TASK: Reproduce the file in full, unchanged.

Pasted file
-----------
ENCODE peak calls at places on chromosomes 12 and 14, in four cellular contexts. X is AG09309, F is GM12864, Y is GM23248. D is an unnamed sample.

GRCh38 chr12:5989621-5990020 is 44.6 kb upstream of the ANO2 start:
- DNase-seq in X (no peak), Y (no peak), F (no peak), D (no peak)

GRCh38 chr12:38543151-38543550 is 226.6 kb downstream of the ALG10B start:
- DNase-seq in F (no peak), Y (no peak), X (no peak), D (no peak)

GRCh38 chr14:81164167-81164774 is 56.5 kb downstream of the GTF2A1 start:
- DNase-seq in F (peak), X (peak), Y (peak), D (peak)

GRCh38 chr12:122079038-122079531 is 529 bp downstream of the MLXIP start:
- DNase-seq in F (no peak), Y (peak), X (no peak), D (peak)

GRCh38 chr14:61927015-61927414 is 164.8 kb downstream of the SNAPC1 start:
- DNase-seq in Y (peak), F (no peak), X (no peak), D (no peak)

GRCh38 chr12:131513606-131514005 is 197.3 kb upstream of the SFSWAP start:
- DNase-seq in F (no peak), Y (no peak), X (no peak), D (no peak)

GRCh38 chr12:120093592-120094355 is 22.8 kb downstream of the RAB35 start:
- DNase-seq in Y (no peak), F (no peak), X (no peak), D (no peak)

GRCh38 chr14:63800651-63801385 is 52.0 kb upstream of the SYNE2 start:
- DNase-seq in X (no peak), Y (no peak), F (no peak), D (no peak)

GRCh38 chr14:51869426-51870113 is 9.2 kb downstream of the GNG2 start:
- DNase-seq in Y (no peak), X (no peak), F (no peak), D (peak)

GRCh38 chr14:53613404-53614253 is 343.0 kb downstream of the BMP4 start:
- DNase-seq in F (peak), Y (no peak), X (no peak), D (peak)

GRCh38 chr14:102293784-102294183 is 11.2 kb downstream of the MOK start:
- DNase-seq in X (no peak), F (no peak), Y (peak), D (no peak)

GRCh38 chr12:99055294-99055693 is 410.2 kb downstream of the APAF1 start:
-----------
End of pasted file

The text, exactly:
ENCODE peak calls at places on chromosomes 12 and 14, in four cellular contexts. X is AG09309, F is GM12864, Y is GM23248. D is an unnamed sample.

GRCh38 chr12:5989621-5990020 is 44.6 kb upstream of the ANO2 start:
- DNase-seq in X (no peak), Y (no peak), F (no peak), D (no peak)

GRCh38 chr12:38543151-38543550 is 226.6 kb downstream of the ALG10B start:
- DNase-seq in F (no peak), Y (no peak), X (no peak), D (no peak)

GRCh38 chr14:81164167-81164774 is 56.5 kb downstream of the GTF2A1 start:
- DNase-seq in F (peak), X (peak), Y (peak), D (peak)

GRCh38 chr12:122079038-122079531 is 529 bp downstream of the MLXIP start:
- DNase-seq in F (no peak), Y (peak), X (no peak), D (peak)

GRCh38 chr14:61927015-61927414 is 164.8 kb downstream of the SNAPC1 start:
- DNase-seq in Y (peak), F (no peak), X (no peak), D (no peak)

GRCh38 chr12:131513606-131514005 is 197.3 kb upstream of the SFSWAP start:
- DNase-seq in F (no peak), Y (no peak), X (no peak), D (no peak)

GRCh38 chr12:120093592-120094355 is 22.8 kb downstream of the RAB35 start:
- DNase-seq in Y (no peak), F (no peak), X (no peak), D (no peak)

GRCh38 chr14:63800651-63801385 is 52.0 kb upstream of the SYNE2 start:
- DNase-seq in X (no peak), Y (no peak), F (no peak), D (no peak)

GRCh38 chr14:51869426-51870113 is 9.2 kb downstream of the GNG2 start:
- DNase-seq in Y (no peak), X (no peak), F (no peak), D (peak)

GRCh38 chr14:53613404-53614253 is 343.0 kb downstream of the BMP4 start:
- DNase-seq in F (peak), Y (no peak), X (no peak), D (peak)

GRCh38 chr14:102293784-102294183 is 11.2 kb downstream of the MOK start:
- DNase-seq in X (no peak), F (no peak), Y (peak), D (no peak)

GRCh38 chr12:99055294-99055693 is 410.2 kb downstream of the APAF1 start: